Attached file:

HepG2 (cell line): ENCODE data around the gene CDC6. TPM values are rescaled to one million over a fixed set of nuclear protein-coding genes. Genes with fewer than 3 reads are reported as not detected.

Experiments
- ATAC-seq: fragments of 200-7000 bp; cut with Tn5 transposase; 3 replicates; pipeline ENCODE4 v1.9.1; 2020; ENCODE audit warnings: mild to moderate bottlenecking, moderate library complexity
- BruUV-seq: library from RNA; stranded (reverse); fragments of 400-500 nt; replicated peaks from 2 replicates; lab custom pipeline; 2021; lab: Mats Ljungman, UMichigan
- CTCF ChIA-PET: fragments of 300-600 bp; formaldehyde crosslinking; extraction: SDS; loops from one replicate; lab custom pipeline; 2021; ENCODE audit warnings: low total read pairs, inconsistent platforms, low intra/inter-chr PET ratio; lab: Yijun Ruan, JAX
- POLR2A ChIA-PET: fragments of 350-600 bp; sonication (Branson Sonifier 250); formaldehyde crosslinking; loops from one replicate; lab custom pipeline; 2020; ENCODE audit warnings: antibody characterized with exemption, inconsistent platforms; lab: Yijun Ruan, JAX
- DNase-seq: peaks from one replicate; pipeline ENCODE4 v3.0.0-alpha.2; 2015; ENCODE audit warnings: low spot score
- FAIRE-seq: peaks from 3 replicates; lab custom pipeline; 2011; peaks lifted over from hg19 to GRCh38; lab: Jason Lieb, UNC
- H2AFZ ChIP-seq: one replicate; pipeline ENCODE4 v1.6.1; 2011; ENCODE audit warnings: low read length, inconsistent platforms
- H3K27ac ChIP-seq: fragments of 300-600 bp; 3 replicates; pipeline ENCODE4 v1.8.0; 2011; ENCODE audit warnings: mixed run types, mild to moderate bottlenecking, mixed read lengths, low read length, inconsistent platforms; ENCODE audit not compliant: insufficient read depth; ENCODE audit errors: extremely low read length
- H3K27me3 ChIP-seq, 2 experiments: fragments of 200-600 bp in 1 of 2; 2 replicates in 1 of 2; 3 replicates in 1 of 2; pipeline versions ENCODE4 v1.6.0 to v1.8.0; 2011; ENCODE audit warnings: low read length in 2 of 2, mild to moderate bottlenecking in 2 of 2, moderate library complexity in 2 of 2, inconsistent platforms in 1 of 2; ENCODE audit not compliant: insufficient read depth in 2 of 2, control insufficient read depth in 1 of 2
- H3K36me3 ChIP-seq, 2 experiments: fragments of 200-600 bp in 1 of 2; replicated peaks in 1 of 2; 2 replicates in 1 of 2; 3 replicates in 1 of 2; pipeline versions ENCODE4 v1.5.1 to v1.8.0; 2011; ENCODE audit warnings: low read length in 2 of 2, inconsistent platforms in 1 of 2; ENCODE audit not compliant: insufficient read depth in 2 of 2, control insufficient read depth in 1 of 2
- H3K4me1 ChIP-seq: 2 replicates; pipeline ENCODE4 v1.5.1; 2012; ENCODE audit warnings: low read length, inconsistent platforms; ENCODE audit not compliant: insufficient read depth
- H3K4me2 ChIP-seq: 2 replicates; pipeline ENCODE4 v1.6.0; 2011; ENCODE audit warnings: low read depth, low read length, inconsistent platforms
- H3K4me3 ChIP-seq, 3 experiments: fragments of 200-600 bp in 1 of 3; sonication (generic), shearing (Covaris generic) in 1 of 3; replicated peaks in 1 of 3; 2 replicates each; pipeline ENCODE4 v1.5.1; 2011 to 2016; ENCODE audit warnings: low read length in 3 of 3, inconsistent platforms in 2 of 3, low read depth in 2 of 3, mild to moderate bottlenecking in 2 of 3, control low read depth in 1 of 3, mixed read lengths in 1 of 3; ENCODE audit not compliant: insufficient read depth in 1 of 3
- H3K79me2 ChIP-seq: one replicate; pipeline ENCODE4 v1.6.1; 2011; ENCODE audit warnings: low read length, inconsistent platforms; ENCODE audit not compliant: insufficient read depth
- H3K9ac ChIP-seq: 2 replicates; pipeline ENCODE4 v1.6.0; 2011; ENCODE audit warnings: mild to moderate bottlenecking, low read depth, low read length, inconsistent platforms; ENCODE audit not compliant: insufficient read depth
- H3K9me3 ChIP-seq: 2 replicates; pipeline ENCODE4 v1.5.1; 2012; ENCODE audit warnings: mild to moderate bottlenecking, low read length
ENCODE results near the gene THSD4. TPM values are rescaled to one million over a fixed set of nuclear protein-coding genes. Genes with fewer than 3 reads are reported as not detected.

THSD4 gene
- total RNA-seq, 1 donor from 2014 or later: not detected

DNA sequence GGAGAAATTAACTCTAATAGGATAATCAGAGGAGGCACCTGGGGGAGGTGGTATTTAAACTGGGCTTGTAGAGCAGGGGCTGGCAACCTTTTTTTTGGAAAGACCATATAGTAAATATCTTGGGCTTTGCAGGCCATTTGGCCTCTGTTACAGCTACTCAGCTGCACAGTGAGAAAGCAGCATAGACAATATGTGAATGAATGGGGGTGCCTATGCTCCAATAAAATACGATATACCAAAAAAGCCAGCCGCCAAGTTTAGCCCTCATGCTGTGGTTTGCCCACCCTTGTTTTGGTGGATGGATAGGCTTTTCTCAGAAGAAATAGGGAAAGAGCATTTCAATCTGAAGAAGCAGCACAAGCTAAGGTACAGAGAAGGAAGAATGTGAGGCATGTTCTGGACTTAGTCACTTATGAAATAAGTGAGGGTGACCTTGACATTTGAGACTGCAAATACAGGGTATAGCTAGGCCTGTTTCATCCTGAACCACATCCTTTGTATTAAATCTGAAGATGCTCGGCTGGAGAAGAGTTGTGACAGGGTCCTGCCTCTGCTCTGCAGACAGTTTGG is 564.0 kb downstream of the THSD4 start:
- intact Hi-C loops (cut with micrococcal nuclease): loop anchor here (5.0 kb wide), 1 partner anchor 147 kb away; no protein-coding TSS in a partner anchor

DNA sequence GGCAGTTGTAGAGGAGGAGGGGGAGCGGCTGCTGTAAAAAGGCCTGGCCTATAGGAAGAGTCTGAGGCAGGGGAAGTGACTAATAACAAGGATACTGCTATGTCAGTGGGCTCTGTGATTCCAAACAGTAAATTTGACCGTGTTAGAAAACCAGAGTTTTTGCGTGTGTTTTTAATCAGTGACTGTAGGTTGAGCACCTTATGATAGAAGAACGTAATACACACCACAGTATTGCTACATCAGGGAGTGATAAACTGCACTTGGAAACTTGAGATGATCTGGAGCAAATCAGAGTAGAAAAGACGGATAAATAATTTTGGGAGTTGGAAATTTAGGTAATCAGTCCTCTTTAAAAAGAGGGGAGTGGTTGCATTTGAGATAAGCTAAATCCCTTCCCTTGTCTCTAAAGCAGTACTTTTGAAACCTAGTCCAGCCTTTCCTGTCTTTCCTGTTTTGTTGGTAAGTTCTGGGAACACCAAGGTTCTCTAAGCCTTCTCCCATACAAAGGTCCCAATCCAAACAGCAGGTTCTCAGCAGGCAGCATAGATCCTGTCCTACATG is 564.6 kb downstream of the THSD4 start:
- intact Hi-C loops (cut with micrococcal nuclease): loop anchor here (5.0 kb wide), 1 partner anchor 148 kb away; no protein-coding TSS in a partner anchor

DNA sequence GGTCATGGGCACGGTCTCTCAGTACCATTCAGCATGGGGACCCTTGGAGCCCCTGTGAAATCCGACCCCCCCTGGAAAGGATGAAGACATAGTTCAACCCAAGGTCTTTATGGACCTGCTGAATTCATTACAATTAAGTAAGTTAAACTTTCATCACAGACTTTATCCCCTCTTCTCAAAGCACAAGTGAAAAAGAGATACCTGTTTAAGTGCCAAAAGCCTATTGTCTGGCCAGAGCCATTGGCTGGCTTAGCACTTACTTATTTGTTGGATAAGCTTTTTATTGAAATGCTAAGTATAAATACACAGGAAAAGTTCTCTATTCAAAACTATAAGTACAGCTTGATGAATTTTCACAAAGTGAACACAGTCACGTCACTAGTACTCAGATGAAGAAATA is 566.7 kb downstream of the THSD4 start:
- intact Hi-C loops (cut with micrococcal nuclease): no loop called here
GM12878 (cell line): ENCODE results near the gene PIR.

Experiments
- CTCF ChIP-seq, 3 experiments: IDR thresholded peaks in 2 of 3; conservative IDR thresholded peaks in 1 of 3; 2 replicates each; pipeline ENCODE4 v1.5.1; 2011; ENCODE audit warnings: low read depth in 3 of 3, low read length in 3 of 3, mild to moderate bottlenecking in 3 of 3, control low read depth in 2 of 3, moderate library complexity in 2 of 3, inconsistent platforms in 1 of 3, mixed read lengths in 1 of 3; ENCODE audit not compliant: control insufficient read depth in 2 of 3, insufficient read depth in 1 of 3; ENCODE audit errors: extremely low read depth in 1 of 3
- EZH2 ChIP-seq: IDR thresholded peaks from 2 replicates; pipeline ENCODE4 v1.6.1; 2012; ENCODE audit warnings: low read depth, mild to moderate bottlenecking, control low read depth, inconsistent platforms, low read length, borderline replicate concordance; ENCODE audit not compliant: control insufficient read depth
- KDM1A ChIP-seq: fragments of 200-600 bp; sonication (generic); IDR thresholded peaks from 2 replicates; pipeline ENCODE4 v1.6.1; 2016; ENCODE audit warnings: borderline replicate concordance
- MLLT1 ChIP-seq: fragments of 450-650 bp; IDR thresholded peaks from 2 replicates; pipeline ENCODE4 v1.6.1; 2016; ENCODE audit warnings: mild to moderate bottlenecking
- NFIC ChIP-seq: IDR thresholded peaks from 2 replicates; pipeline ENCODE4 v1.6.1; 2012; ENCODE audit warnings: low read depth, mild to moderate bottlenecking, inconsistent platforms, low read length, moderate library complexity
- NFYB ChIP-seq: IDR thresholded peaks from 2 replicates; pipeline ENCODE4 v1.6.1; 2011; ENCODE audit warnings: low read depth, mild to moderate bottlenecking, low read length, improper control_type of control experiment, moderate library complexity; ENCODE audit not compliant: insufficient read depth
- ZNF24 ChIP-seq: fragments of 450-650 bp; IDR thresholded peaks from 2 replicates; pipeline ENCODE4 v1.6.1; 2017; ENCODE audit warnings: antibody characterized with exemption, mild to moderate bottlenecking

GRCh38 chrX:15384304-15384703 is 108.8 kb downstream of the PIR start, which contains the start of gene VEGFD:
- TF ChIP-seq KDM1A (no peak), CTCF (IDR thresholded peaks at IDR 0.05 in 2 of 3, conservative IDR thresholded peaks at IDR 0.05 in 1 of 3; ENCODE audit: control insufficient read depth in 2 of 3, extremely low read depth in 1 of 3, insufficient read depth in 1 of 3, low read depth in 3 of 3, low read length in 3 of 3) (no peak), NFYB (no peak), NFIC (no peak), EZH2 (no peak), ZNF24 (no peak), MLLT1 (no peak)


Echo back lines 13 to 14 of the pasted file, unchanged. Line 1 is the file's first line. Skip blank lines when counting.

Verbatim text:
- H3K4me1 ChIP-seq: 2 replicates; pipeline ENCODE4 v1.5.1; 2012; ENCODE audit warnings: low read length, inconsistent platforms; ENCODE audit not compliant: insufficient read depth
- H3K4me2 ChIP-seq: 2 replicates; pipeline ENCODE4 v1.6.0; 2011; ENCODE audit warnings: low read depth, low read length, inconsistent platforms